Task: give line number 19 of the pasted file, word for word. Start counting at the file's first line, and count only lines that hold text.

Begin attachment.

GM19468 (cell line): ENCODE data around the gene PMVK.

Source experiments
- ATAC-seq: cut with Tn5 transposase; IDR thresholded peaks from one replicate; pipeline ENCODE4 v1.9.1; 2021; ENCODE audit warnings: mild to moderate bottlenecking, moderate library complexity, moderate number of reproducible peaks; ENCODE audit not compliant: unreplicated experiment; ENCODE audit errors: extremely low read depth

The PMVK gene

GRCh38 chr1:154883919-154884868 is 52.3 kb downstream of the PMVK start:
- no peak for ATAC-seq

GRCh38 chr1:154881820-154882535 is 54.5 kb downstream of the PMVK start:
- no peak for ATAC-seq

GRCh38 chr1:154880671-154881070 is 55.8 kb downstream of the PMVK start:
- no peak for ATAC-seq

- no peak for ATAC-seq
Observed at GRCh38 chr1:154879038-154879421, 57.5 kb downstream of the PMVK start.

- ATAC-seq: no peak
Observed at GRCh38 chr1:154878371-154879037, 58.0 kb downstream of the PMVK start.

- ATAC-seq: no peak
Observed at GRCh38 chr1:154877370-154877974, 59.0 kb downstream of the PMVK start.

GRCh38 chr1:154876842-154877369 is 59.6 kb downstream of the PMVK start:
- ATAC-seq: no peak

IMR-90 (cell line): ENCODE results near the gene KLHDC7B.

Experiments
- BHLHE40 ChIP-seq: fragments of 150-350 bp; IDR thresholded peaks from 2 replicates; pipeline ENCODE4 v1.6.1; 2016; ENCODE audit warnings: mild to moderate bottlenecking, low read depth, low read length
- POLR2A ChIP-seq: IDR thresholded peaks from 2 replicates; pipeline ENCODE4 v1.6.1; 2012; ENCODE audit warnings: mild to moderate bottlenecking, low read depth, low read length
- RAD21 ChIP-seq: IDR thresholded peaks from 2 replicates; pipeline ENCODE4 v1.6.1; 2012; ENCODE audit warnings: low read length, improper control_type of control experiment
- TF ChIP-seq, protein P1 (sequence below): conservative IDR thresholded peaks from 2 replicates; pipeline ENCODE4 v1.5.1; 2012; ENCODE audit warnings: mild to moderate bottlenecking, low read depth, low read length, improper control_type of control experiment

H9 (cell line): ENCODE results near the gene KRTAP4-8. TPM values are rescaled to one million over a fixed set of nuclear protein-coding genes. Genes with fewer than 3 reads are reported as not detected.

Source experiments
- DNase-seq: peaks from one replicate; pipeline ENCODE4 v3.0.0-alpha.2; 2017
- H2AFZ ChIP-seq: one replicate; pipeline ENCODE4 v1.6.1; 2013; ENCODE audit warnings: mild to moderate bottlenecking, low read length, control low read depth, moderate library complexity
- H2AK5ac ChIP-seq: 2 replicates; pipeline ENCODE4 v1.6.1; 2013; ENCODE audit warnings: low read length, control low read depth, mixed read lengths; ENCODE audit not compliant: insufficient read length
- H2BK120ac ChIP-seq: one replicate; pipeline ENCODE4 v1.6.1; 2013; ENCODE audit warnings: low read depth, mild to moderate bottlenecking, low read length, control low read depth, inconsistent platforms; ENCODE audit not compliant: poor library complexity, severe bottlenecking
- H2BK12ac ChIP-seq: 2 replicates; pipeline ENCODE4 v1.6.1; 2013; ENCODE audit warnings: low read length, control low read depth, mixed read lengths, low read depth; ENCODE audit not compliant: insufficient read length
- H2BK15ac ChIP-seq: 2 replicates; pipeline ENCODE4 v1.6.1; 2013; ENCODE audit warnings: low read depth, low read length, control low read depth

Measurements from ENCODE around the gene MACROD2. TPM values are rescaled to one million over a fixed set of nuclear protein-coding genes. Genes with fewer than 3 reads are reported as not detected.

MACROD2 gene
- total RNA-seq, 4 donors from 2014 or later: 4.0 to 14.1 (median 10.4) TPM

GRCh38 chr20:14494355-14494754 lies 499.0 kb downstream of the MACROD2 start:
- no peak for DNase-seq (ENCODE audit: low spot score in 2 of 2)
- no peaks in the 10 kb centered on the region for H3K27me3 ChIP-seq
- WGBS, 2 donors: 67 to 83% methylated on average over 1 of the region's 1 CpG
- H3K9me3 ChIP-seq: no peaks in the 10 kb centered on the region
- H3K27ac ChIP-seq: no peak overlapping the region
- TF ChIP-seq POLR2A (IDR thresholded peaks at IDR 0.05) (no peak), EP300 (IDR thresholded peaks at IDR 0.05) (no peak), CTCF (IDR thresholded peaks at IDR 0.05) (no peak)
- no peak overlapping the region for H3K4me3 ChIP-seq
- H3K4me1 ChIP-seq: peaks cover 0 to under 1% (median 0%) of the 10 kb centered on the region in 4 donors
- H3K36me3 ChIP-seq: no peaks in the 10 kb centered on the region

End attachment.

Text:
IMR-90 (cell line): ENCODE results near the gene KLHDC7B.